Anti-tax measure heads to court
Backers want to end supermajority limit
OLYMPIA – A coalition of House Democrats and education advocates are asking the courts to void the supermajority required for tax increases in Washington, arguing that it’s an unconstitutional limit on legislative authority.
State Republicans and the sponsor of initiatives that have repeatedly resulted in voters imposing that two-thirds majority quickly denounced the lawsuit as ignoring the will of the voters.
Tim Eyman, who had another such initiative certified Monday for this November’s ballot, said the suit could boost that measure. It could also provide campaign fodder for Republican gubernatorial candidate Rob McKenna, who as state attorney general will have the task of defending the supermajority requirement in the courts.
“This is going to bode well for us,” Eyman said of Initiative 1125. “It’s an extraordinary gift they’ve given to the McKenna campaign.”
The suit involves House Bill 2078, which proposed closing a tax preference on interest received by large banks on some mortgages and using the money for reducing class sizes in kindergarten through third-grade. The bill received a 52-42 vote in the House on May 24. Speaker Frank Chopp had ruled the bill would need a two-thirds majority to pass, so even though it had a simple majority, the bill was never sent to the Senate for a vote, and died when the session ended the next day.
The lawsuit contends the bill should have been sent to the Senate for a vote because it received a majority, which is all the state constitution requires for passage. That requirement can’t be overridden by an initiative, it needs a constitutional amendment, the lawsuit says.
Mary Lindquist, president of the Washington Education Association, the state’s largest teacher’s union, said the lawsuit was a way to reinforce that education is the state’s top priority.
Washington state Republican Party Chairman Kirby Wilbur said in a press release the suit shows House Democrats, the WEA and other supporters are far removed “from the will of the people.”
The argument isn’t new. Rep. Timm Ormsby, D-Spokane and one of the plaintiffs in the lawsuit, said the question has been around as long as he’s been in the Legislature. Initiatives on the ballot pass with a simple majority; other bills before the Legislature, even tax exemptions, need only a simple majority in each chamber. But raising taxes takes a different standard, he said.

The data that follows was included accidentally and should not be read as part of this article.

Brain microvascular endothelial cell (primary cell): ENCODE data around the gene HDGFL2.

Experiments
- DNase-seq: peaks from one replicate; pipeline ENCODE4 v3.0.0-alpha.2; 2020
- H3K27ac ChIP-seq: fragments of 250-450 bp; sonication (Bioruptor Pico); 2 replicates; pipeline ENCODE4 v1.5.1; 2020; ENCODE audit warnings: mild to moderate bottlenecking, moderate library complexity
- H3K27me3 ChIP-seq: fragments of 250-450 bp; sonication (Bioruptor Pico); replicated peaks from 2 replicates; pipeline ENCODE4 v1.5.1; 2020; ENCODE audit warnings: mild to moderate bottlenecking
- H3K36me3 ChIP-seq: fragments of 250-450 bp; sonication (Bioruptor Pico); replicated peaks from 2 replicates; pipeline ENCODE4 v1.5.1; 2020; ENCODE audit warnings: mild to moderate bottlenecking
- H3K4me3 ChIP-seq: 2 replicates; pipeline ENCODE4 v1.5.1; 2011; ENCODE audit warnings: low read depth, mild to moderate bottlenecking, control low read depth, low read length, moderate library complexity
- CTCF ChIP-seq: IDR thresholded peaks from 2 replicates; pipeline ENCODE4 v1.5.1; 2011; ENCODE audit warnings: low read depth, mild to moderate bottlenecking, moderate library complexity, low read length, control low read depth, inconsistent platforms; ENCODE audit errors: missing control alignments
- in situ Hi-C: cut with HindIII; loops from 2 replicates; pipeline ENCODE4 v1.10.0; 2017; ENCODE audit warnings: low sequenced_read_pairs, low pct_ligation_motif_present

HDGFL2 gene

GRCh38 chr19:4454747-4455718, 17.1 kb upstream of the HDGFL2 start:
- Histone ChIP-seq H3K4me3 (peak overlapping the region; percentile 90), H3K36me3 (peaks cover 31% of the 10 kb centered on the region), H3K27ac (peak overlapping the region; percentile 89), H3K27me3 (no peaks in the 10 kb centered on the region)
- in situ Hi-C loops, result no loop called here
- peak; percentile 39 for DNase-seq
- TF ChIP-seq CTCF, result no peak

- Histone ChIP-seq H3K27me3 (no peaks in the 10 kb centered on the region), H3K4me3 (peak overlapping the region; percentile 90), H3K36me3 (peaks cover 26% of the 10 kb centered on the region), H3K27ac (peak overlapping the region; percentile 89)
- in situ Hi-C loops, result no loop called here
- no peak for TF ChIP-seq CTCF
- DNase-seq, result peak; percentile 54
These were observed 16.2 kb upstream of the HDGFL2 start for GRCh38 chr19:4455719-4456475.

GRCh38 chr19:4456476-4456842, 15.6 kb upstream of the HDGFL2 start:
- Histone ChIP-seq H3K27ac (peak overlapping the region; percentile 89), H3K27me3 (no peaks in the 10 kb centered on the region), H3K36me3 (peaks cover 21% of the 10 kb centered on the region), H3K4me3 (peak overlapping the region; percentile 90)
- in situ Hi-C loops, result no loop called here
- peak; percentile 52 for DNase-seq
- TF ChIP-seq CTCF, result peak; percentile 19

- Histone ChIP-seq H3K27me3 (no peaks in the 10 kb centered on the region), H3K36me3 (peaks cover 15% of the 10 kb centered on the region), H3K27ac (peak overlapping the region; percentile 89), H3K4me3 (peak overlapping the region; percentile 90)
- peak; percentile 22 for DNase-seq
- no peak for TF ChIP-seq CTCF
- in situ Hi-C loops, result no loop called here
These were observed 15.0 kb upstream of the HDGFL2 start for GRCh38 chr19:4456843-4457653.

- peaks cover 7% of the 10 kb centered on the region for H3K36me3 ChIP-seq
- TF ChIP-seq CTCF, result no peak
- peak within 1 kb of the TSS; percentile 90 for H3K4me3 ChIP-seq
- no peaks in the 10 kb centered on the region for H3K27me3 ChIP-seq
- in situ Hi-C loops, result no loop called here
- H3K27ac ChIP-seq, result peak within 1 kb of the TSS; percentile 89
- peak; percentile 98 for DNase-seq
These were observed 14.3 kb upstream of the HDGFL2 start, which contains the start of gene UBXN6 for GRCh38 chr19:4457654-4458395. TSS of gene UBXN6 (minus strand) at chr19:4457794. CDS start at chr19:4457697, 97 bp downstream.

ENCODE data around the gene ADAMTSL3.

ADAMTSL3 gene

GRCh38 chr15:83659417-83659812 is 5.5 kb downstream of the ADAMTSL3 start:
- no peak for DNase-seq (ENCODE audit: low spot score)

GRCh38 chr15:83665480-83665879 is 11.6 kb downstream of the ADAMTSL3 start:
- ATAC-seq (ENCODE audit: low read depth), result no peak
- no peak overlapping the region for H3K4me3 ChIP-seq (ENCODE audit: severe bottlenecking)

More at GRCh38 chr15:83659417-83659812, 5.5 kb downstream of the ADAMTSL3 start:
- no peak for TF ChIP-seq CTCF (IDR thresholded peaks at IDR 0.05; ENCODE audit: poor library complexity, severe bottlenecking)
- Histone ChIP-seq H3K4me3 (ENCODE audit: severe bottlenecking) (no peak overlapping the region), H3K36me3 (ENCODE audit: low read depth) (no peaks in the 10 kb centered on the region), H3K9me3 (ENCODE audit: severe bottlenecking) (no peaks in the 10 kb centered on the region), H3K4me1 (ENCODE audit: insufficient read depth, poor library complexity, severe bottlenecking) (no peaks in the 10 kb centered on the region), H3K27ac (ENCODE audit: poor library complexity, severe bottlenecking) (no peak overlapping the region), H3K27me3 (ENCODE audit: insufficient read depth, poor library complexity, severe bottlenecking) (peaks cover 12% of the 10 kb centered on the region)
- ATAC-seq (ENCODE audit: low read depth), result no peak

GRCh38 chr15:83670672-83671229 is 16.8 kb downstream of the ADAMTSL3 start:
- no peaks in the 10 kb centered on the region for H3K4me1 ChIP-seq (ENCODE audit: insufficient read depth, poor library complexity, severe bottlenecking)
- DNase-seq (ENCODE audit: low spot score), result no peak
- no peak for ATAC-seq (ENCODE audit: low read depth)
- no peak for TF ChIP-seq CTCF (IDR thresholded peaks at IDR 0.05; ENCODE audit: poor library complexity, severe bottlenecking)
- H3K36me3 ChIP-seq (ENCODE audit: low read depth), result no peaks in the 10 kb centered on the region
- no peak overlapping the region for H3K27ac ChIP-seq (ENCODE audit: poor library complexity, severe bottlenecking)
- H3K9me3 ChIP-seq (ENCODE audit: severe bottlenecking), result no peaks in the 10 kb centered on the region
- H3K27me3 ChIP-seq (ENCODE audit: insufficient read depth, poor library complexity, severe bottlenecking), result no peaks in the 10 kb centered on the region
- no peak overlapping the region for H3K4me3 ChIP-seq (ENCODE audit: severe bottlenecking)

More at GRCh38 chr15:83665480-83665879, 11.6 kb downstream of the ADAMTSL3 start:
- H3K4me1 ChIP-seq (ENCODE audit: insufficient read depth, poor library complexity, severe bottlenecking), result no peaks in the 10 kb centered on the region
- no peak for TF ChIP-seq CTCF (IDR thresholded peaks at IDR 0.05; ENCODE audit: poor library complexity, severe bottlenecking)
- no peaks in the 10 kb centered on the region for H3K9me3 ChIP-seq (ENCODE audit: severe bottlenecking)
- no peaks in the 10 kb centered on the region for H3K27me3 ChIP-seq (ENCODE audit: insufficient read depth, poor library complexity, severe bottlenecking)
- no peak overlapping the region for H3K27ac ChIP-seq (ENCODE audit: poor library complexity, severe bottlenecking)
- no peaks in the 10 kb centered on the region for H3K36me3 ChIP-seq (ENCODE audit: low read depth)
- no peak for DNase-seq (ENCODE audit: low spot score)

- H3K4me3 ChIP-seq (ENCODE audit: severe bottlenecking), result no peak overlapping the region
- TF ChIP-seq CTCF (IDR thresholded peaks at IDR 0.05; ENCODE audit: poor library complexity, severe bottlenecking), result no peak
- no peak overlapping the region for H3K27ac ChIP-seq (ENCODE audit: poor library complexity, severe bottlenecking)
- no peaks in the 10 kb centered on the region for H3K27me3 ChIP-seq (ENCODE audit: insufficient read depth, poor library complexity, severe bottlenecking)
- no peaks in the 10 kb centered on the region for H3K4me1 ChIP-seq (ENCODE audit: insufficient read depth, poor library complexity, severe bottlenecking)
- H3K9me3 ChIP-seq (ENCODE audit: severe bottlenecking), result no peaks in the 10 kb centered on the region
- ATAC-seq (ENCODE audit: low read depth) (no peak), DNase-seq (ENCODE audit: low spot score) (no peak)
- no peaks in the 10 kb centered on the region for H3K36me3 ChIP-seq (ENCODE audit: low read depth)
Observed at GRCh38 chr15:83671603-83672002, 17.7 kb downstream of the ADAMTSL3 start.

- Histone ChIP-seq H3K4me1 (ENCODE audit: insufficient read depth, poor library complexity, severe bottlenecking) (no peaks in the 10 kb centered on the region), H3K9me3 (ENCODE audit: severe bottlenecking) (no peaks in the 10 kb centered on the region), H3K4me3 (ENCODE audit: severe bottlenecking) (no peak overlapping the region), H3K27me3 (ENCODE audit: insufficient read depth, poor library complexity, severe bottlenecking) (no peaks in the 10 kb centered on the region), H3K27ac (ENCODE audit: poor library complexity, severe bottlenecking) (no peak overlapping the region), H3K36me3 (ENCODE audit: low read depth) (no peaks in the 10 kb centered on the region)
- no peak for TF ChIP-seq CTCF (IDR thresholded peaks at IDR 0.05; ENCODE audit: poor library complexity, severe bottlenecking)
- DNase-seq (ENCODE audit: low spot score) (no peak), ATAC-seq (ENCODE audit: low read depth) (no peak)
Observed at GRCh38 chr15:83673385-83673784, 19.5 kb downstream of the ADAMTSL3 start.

“The fundamental thing, for me, is wanting to get some resolution,” Ormsby said. The Legislature has changed or disregarded other initiatives, he added, including two on school funding that passed with higher approval numbers than the two-thirds majority for taxes.
In 2008, Sen. Lisa Brown, D-Spokane, challenged the supermajority required in a previous Eyman initiative. On a 9-0 ruling, the high court rejected the challenge, saying the remedy Brown requested – to order the president of the Senate to rule a bill had passed with a simple majority – wasn’t one they could grant. Because of that, they didn’t have to rule on whether the supermajority was constitutional.
The current lawsuit involves a different set of facts, but it is the same issue, Ormsby said.
But the two-thirds majority isn’t the only thing that kept HB 2078 from becoming law, Eyman said. It never came up for a vote in the Senate, where it might not have received even a simple majority because of a bloc of “middle of the road” Democrats who regularly voted against tax increases, and it never got to Gov. Chris Gregoire, who might’ve vetoed it after saying she’d heard the anti-tax message from the voters in 2010.
“You really have to deal with a lot of what-ifs,” Eyman said.
The lawsuit was filed in King County Superior Court with the League of Education Voters as the first name among the plaintiffs and the state of Washington and Gregoire as the defendants.